Showing posts from 2021

Remembering bell hooks: She signed my books but wouldn't let me take her coat

Earlier this month, we lost the physical presence of a great intellectual, bell hooks.  I had two memorable encounters with this amazing woman. The first happened while working at UMass Boston. The second was at Goucher College. Prior to teaching, I worked in public relations at several organizations. These positions afforded me opportunities to meet and listen to some phenomenal thinkers, scholars and entertainers. At UMass Boston in 1998, hooks had visited the university to discuss Brazilian educator Paulo Freire. I covered the event for the University Reporter, the campus newspaper.  The article was titled "bell hooks Addresses Packed Faculty Club." In the piece, I mentioned that the venue was so packed, guests had to sit on the floor. Clearly someone had underestimated the popularity and reach of bell hooks. University Reporter - Vol. 02, No. 08 - April 1998 I can't honestly say that I remember much about the event. But I recall being impressed with so much about bell

Look it up! Paper Dictionaries Offer Perks

I recently wrote an article titled " How to Teach World Language Vocabulary with Flashcards: The “Old-School” Strategy Still Works ." The post prompted me to think about how I approach vocabulary learning in my own home and what I can do to help build my own children's vocabulary. Back in the Day When I was a kid, the dictionary sucked me in -- kind of like the way video reels on social media hook our children today. We always had a good dictionary in the house. And by "good" I mean a huge, unabridged beast of a book that was too doggone heavy to carry around. It rarely moved from its place on the cluttered family desk that we all shared but where nobody ever seemed to actually sit. My siblings and I also kept smaller, student-style dictionaries in our bedrooms.  I would frequently approach the dictionary to find a word or two while doing homework or reading for pleasure. I'd often look up and realize that I had spent the equivalent of a sitcom engrossed in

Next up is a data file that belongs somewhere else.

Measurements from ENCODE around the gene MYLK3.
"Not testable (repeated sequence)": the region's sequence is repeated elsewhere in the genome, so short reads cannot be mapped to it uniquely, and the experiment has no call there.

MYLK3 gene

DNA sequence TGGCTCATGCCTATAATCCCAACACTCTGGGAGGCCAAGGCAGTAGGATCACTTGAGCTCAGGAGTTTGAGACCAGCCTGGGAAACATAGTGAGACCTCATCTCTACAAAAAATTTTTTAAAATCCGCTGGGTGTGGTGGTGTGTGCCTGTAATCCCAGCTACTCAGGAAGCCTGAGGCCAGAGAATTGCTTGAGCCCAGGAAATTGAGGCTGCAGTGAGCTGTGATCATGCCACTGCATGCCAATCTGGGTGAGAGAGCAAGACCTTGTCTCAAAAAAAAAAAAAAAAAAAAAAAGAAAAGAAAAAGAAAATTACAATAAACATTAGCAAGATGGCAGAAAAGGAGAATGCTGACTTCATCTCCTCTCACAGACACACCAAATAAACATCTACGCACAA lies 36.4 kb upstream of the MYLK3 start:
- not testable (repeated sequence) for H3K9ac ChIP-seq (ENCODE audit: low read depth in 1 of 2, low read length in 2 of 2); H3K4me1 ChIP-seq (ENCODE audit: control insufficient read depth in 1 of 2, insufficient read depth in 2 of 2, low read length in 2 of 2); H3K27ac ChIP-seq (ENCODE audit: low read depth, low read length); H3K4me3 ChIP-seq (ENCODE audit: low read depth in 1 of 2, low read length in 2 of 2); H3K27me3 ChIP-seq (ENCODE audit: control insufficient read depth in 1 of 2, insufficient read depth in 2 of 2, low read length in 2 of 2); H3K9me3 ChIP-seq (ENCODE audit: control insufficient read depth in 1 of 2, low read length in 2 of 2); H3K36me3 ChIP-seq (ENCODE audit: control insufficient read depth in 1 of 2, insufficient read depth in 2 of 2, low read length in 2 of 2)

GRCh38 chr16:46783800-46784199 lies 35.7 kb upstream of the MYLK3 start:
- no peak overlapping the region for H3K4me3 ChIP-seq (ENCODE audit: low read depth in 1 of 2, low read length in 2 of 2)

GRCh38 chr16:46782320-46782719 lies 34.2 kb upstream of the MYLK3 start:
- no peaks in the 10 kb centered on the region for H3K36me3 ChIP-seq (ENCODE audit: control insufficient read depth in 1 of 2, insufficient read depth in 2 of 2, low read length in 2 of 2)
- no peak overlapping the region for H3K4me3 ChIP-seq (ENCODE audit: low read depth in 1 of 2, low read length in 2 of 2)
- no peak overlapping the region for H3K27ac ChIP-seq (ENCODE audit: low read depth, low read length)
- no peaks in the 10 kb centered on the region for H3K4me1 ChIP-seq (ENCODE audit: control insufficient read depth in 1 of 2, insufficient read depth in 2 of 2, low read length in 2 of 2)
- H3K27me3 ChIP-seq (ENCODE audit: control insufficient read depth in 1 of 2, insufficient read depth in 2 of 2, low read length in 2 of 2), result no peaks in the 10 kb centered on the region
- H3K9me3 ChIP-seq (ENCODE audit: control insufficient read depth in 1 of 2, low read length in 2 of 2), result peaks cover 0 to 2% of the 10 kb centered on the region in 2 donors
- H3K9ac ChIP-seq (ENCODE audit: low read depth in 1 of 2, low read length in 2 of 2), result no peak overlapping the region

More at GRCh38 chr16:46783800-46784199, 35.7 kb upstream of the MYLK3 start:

5 Ways to Help Your Child the Night Before the SAT

My 11th grader recently took the SAT for a second time. Her older sister, a college sophomore, took the test four times in high school. As a frequent proctor for the Saturday-morning exam, I view the SAT with an unusual, trifold perspective: as the mother of test-takers with very different learning styles; as a teacher interested in seeing students perform well; and as a proctor hoping to provide a comfortable testing environment for nervous teenagers who are often stressed out about the test. Getting your high schooler ready for the SAT can easily feel overwhelming for a parent. Many of us haven’t engaged with algebra in decades. And for some of us, the SAT is a not-so-fond memory. In addition, as this NerdyTeacherMom can attest, even when you know a thing or two about grammar, test-taking or academics, chances are your teenagers won’t want to listen to your advice. I’m here to tell you that you are NOT helpless when it comes to preparing your child for the SAT! I tell my daughters fr

Lessons don't always go as planned, especially when your kids are the students

My 17-year-old and I recently traveled to Raleigh, N.C., for a soccer tournament. The event was a college showcase and welcomed high-school girls and college coaches from all around the country. Many of the participants arrived by plane or drove hours and hours. While our 300-mile trek paled in comparison to that of many others, the trip was a big deal to me. I did not love the idea of missing school, but I looked forward to bonding and exploring with my daughter on a journey to a new place. For many teachers, the thought of taking time off is dreadful. First, there are the “sub plans.” Creating lesson plans for substitute teachers is time-consuming. As a Spanish teacher, I try to leave plans for substitutes that require little knowledge of the language, while still creating activities that will feel meaningful and help students improve their knowledge of the language and its associated cultures. This is no easy feat!  Once the sub plans are created, it’s time to cross your fingers and